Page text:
The film industry is avidly pushing the transition from DVD to HD movie formats. While such a move would undoubtedly improve quality, the difference between the two formats is nowhere near as pronounced as it was between earlier format rivals digital and analogue.
When DVD technology first appeared, no one needed to be told why they it was a good idea to switch from the grainy, jumpy footage stored on their video cassettes. DVD offered a smoother, clearer picture - and it didn't flicker when you hit the pause button, either.
The switch from analogue to digital wasn't immediate, however. Many of us ran DVD players and video-cassette recorders side-by-side as we went through the time-consuming and costly process of replacing our hardware and vast film collections.
As Hollywood moguls encourage us to relive this process, many of us are still hanging on to our trusty old VCRs and video cassettes. We've not hoarding without good reason, you understand. A number of films have yet to be (and perhaps never will be) reproduced in a digital format. And it seems such a waste to simply throw out vast collections of family memories and once-loved movies.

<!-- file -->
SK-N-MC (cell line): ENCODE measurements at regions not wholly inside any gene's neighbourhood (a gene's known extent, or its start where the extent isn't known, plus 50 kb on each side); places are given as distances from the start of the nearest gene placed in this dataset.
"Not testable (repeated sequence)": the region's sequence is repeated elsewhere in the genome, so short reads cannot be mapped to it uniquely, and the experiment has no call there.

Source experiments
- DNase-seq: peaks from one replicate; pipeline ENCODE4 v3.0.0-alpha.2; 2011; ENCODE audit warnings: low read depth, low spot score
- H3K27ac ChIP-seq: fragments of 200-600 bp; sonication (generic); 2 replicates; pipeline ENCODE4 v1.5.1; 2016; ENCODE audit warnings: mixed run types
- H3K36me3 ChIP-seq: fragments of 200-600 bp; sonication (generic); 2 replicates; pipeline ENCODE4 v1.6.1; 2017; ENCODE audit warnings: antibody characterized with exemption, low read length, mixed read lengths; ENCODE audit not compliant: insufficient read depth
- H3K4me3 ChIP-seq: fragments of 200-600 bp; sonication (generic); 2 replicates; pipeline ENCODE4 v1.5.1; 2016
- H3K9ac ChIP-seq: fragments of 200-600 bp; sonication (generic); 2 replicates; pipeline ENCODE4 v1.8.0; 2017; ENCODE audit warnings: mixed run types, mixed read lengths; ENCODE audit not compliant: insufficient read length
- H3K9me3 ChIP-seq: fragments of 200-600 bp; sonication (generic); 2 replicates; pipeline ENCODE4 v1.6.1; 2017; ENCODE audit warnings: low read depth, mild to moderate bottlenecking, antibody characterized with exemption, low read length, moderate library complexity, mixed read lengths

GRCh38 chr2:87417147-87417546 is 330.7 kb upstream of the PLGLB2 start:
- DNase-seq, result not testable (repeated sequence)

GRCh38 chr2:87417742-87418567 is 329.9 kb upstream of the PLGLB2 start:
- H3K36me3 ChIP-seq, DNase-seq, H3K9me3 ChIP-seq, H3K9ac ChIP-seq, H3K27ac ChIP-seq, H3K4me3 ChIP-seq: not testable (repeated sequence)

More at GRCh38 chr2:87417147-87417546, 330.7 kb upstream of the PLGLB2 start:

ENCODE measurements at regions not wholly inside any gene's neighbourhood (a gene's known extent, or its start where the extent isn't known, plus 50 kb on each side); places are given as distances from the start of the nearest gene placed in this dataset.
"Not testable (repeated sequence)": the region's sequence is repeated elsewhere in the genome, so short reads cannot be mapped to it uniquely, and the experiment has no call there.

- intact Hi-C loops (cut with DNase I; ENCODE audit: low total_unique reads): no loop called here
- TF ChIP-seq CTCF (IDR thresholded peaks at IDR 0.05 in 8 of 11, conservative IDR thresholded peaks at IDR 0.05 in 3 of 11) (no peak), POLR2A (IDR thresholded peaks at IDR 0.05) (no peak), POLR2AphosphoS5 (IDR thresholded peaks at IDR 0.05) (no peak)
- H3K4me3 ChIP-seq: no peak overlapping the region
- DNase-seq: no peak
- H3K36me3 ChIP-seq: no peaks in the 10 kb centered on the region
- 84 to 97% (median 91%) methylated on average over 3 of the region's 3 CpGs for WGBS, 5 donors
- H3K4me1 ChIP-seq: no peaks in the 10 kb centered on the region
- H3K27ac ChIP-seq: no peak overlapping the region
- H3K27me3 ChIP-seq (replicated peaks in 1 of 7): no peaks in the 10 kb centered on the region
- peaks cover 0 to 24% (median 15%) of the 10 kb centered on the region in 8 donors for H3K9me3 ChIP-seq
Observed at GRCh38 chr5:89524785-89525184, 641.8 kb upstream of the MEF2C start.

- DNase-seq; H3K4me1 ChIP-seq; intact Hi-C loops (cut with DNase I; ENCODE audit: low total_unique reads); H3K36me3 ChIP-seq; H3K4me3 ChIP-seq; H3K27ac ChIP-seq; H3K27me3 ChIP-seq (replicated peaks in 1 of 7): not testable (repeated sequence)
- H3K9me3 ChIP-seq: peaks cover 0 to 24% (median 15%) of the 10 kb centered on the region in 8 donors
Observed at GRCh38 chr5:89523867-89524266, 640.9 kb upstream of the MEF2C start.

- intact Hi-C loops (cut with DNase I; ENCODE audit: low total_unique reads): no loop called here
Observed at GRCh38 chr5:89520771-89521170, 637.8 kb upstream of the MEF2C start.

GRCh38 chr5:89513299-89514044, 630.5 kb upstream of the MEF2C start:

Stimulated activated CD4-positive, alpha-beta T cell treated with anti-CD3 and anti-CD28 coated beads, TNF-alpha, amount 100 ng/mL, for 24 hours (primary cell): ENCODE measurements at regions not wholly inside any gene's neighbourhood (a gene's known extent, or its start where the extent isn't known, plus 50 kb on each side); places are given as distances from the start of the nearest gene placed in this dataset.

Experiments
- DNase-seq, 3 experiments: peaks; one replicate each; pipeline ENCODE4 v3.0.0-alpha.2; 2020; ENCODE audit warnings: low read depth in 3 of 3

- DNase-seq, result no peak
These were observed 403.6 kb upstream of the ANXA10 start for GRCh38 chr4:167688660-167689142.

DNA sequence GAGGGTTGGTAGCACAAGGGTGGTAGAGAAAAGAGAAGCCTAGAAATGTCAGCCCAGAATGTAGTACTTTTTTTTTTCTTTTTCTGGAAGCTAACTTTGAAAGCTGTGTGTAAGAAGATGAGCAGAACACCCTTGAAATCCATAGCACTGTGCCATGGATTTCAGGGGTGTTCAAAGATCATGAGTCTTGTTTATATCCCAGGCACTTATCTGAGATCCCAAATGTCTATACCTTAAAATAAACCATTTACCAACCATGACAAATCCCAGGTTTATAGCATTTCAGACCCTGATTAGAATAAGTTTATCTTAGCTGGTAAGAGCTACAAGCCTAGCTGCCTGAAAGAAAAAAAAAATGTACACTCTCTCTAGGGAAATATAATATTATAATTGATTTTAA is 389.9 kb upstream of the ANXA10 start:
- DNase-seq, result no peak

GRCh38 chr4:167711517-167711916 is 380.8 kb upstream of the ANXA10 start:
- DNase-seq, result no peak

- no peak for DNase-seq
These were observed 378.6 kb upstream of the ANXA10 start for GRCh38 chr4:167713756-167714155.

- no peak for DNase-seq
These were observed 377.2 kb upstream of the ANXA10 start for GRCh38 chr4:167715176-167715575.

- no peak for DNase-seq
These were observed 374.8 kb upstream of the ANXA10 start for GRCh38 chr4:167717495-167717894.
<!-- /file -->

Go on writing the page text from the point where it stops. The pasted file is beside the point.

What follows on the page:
Last month, PC Advisor reported that a virulent mould has been progressively destroying videotapes, and I was spurred into action.
It's not a new issue, of course, and there's no shortage of companies offering to digitise your VHS collection. But it's not cheap.
Luckily, there are some simple and far less pricey DIY options for digitising analogue footage. All you'll need is a VCR, a home PC and some conversion hardware.
Most video conversion packages also include a video editor with which you can turn your footage into a full-blown feature film, complete with its own titles and a soundtrack.
1. Install the software that came bundled with your chosen video converter. This may also include a video editor - the £40 Plextor PX-AV200U that we've used here includes Presto VideoWorks - which can be installed at the same time. Restart your PC when prompted.
2. Plug the USB cable into your PC, and either the S-Video or Composite cable into your VCR. Next, connect the left and right audio connectors. If your video has only a Scart connection, you'll need to connect a Scart-to-S-Video or -Composite cable, which can be connected to the Scart plug on your video player.